A Creative Business Is No Place for a Recluse

Charles-Valentin Alkan standing.jpg

I’ve been listening to the piano works of Charles-Valentin Alkan. Romantic and intense, thoughtful and complex, sensitive and slightly troubling.

Alkan was a friend of Chopin who lived, composed and performed in Paris in the nineteenth century. He was clearly something of an eccentric. His works included The Song of the Mad Woman on the Sea Shore and Funeral March on the Death of a Parrot.

Alkan had been a child prodigy and was a popular concert pianist.  But, after the age of 35, he became progressively reclusive. There are only two photographs of him and in one of them he has turned his back on the camera. Alkan died in 1888 at the age of 74, reputedly when a bookshelf fell on top of him. One obituary rather cruelly observed: ‘Alkan has just died. It was necessary for him to die so that we could be sure of his existence.’

I think most people that have worked in the creative industries have at some point yearned to give it all up and get away. Creativity is all about self-expression and purity of intent. But business is all about listening, adapting, negotiating. There’s an inherent tension here, a source of daily frustration.

However, whilst the reclusive life is available to the fine artist, the commercial creative needs to engage with the world, to be in tune and in touch with culture. The best commercial creatives in my experience watch film, play music, visit galleries, read books, carve spoons. They have interests outside work. They have a hinterland.


Denis Healey RIP (1917-2015)

‘I have always been as interested in music, painting and poetry as in politics.’
Denis Healey, The Time of My Life

I should mark the passing of Denis Healey.

Healey was a towering political figure in my youth. He was Defence Secretary in the '60s as Britain adjusted to life after Empire; and he was Chancellor of the Exchequer from 1974 to 1979 when the economy was fragile and politics were turbulent.

Healey was fit for this combative environment as he had seen active service during the Second World War. He’d been beach master during the allied invasion at Anzio. Fiercely intelligent, eloquent and argumentative, Healey didn’t suffer fools and didn’t go out of his way to make friends. This may explain why he never quite made Prime Minister. He was a rarity in British politics: a robust moderate.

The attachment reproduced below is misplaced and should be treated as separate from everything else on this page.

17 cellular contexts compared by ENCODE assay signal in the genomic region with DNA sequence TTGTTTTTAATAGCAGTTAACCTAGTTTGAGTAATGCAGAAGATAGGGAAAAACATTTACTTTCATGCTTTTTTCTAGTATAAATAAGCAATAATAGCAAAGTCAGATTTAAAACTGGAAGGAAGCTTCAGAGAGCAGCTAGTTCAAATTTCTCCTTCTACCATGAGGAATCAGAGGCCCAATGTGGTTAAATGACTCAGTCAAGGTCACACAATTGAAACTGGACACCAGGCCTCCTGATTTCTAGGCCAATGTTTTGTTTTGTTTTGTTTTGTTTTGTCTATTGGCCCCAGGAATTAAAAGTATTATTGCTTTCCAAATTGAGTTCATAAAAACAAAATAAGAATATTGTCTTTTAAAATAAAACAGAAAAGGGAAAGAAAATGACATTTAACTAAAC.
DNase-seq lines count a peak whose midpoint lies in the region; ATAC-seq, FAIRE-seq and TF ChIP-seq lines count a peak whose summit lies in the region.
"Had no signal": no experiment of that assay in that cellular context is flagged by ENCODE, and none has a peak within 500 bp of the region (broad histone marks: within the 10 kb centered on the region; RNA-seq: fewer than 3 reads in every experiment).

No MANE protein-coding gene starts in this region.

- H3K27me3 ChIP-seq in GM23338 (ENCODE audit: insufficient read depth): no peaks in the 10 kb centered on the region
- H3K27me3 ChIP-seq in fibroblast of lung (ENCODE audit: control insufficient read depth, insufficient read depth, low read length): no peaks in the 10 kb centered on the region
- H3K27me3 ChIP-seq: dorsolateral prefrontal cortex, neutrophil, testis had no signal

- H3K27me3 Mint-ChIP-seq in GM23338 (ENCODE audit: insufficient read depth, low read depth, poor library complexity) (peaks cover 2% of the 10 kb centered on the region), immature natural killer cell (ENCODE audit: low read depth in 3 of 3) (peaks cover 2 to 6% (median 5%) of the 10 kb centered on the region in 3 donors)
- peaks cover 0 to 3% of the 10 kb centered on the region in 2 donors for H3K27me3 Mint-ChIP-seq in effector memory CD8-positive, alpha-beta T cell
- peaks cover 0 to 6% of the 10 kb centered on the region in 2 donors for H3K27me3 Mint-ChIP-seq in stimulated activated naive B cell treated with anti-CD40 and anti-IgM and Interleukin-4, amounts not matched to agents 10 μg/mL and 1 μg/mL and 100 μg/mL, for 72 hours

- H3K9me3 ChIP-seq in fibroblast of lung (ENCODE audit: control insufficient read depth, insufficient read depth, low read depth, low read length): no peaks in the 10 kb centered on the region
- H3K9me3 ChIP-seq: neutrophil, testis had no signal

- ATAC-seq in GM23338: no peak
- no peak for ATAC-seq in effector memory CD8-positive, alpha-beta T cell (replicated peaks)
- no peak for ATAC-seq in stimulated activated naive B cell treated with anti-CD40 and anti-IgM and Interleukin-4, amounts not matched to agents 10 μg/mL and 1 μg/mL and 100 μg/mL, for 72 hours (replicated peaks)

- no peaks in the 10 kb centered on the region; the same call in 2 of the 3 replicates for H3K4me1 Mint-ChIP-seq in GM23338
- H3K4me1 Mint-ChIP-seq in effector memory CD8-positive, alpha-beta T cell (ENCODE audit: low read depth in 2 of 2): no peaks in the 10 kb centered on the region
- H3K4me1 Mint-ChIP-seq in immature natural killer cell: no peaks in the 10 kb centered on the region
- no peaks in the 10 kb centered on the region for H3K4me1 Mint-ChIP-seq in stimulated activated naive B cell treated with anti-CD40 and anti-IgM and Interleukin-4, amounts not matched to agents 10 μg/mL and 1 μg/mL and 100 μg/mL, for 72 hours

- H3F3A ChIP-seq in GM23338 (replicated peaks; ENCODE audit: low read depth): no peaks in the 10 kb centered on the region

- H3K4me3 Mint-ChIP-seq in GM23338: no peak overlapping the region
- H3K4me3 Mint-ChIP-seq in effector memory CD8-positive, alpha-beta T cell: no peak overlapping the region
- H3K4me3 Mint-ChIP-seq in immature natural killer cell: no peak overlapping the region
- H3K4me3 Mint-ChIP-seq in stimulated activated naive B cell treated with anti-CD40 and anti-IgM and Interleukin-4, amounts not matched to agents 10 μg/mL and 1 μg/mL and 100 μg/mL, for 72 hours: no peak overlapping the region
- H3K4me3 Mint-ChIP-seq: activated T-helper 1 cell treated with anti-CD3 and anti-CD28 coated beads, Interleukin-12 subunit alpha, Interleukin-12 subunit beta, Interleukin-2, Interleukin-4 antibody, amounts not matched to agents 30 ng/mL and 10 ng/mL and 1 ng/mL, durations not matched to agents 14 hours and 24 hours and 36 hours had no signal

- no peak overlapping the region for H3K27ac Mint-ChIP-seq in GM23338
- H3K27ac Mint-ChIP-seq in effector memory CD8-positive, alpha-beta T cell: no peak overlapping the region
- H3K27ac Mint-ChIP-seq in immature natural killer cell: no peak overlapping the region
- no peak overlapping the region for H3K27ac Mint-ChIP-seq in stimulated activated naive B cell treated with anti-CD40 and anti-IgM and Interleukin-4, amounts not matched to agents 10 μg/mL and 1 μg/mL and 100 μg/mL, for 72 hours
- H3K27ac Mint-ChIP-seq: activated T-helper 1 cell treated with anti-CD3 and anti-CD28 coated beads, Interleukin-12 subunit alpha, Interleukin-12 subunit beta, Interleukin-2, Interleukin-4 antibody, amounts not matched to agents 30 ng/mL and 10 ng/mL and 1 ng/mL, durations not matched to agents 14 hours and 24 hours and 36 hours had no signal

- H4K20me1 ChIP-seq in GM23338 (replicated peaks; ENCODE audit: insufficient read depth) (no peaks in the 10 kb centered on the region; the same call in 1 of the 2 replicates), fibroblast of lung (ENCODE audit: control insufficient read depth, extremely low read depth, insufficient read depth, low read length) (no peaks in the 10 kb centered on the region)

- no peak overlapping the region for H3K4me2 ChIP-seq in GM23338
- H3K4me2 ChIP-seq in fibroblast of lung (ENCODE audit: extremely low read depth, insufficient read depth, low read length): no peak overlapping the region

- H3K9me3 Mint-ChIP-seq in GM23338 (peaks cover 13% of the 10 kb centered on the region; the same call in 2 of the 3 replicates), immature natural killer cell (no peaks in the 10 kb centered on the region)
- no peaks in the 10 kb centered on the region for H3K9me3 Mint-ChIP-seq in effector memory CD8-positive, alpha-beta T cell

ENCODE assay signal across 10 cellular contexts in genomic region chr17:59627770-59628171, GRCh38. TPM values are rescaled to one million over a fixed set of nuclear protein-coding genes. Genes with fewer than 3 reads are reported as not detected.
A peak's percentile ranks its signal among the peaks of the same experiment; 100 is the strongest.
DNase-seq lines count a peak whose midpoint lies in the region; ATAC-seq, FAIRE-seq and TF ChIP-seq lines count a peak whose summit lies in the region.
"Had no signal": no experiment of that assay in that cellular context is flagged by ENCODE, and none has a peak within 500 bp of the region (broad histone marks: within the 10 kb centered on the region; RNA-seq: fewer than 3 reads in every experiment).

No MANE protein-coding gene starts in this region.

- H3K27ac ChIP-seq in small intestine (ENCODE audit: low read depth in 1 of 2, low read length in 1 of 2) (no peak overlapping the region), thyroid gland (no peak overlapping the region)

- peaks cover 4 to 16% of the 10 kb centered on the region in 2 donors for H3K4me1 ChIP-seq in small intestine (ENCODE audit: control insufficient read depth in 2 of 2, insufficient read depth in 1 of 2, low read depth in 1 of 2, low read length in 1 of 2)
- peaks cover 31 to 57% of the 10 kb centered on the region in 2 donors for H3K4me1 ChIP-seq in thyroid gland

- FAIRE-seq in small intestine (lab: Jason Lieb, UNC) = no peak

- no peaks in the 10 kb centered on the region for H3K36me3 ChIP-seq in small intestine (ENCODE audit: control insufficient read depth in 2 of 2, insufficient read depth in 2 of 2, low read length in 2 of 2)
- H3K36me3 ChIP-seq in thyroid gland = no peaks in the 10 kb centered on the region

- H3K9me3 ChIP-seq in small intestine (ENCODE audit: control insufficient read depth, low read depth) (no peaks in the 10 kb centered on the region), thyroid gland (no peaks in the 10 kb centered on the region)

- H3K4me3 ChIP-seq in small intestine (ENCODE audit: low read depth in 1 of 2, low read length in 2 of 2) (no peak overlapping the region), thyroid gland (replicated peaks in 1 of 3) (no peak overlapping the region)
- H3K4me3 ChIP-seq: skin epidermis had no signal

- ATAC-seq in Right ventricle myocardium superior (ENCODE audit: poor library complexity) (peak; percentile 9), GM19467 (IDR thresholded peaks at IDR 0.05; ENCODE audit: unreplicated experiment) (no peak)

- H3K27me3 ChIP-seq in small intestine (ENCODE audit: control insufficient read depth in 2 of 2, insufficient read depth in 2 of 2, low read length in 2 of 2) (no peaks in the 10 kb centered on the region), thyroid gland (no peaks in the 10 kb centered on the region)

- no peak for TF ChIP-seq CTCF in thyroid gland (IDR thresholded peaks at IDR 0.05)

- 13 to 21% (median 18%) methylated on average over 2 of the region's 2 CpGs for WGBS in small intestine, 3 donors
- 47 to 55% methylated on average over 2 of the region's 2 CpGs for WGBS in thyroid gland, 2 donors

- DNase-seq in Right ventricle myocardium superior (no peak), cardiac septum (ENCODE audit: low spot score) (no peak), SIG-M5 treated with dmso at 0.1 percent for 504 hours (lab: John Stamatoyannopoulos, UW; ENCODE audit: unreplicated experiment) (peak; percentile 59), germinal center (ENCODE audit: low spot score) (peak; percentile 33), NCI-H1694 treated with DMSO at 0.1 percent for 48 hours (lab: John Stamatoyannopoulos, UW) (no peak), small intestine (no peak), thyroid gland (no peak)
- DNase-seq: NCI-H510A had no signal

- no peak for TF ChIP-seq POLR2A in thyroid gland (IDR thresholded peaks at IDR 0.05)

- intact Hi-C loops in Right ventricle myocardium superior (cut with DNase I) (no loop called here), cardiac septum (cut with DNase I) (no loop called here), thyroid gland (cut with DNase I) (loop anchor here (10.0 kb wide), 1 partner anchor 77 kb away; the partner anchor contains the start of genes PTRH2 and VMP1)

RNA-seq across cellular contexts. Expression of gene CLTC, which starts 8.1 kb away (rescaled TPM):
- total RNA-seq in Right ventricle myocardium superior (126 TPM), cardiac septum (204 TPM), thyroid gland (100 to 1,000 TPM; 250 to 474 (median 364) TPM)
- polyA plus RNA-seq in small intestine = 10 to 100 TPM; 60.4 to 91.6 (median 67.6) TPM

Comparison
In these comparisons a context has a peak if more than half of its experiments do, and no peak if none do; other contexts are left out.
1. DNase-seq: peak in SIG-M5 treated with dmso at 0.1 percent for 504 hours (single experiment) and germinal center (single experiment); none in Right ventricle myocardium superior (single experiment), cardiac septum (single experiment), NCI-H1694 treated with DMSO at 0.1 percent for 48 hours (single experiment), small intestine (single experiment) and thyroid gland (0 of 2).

Healey also popularised the use of the term ‘hinterland’ to indicate depth of experience, interests and character. He argued that the absence of culture compromised politicians’ judgement.

I’m sure this could be said of business people too.


Celts: An Aesthetic for the Networked Age?

I recently attended Celts, an exhibition of art, armour and decorative craft at The British Museum.

It transpires that the idea of a unified Celtic identity is rather misleading. The word ‘Celt’ was used by the Ancient Greeks and Romans to describe various neighbouring European tribes. It was only in the eighteenth century that antiquarians applied the term to the early inhabitants of Britain and to the modern peoples of Scotland, Ireland, Wales, Cornwall and Brittany. The curator suggests that the one consistent theme across all uses of ‘Celt’ was a sense of ‘otherness.’

Certainly you get a sense that the Celtic aesthetic was completely at odds with the classical beauty of the Greeks and the hard, straight lines of the Romans.

There are copper cauldrons embossed with curling, curving coils; there are knotted, twisting, turning tendrils; decorated armlets, anklets, war horns and neck rings. There are shields etched with spiralling serpents and sinuous snakes; bronze boars and birds, basket weave broaches. There are richly wrought Christian croziers and carved stone crosses.

I couldn’t help thinking that this beguiling, looping, patterned aesthetic is appropriate to the networked age. It suggests that within our maddeningly complex, connected world there can be beauty, order, design.

I wonder should we consider Celtic PowerPoint?

No. 52